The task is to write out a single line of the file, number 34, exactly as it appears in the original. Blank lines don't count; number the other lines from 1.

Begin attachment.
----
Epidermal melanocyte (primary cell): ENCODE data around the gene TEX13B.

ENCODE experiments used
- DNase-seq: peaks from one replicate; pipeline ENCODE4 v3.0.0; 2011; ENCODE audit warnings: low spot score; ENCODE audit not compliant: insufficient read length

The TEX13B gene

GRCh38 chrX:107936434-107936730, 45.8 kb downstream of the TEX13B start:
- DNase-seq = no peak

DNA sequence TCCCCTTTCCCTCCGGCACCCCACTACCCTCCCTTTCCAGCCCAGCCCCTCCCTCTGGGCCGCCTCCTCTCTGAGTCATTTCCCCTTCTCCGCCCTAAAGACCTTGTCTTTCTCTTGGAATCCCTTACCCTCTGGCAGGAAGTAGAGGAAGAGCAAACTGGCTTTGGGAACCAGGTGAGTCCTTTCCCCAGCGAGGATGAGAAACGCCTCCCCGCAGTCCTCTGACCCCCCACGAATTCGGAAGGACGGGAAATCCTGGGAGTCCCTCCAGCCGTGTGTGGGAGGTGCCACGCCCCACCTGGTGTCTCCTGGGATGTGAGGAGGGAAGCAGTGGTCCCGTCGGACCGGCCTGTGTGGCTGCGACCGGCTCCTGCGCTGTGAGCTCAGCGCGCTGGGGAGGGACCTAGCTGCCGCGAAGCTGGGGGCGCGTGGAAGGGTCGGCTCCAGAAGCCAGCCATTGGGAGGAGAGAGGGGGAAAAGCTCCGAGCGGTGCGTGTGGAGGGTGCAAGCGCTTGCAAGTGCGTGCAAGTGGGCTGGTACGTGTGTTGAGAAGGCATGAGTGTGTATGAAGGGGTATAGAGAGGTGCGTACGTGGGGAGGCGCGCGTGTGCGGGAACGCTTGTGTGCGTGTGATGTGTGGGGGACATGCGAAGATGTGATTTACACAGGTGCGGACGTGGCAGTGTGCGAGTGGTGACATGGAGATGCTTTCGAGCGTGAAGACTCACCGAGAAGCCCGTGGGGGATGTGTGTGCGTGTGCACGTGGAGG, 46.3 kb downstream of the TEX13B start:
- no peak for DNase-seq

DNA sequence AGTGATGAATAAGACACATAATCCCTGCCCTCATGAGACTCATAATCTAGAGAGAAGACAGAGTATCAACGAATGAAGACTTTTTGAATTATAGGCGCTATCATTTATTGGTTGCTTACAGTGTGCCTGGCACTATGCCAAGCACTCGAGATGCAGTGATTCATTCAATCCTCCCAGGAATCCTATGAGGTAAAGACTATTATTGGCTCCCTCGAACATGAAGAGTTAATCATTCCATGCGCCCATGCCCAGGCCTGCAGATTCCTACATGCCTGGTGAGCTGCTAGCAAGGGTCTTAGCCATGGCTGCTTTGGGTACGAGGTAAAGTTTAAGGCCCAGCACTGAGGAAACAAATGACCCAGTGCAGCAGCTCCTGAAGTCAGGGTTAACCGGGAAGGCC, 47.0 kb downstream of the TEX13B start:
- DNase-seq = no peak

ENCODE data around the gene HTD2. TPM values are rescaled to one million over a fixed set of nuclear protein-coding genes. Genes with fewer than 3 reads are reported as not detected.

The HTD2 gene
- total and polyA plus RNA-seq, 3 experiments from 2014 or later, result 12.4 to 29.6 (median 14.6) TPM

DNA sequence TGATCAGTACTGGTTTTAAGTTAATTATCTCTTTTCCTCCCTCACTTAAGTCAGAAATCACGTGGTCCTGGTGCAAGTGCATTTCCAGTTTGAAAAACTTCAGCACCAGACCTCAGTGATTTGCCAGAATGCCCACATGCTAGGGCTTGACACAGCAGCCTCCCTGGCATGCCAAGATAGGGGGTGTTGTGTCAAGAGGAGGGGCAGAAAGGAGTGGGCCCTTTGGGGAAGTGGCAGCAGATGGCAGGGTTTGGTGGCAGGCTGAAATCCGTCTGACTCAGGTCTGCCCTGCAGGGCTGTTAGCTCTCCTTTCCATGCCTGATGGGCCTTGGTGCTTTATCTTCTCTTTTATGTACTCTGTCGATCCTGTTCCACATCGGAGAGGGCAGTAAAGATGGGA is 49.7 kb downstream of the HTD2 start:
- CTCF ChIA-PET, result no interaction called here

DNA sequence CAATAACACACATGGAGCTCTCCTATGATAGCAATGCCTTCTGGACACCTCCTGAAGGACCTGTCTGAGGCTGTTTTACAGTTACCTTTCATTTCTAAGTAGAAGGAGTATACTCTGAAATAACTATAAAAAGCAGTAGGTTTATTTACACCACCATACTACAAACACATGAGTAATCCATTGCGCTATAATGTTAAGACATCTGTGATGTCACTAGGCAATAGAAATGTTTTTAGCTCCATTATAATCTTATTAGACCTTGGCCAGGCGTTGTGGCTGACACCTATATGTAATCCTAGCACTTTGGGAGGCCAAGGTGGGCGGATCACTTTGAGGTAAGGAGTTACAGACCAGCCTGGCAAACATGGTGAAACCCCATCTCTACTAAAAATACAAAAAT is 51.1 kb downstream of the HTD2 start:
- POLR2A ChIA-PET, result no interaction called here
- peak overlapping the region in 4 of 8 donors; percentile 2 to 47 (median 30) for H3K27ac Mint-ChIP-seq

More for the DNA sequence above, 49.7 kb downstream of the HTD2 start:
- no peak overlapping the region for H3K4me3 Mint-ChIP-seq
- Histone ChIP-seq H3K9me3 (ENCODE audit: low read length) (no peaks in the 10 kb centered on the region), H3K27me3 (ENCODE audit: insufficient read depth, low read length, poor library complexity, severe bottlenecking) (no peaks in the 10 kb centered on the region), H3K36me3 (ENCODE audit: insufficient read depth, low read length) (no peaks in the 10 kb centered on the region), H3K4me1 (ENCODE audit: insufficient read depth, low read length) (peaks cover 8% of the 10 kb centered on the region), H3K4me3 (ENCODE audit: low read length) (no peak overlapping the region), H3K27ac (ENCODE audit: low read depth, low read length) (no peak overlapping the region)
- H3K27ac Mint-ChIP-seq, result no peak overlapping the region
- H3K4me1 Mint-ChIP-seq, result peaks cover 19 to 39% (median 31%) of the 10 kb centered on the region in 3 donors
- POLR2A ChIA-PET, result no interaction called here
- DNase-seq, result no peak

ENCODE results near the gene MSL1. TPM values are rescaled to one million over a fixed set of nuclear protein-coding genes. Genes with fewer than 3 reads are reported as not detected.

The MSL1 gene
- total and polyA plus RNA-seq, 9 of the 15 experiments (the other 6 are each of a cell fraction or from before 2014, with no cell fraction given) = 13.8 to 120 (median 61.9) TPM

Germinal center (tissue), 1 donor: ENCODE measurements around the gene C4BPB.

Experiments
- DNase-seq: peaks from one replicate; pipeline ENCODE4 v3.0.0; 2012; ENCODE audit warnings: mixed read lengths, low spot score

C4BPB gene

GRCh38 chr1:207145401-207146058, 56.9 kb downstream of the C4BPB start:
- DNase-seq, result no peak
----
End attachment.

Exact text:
- DNase-seq, result no peak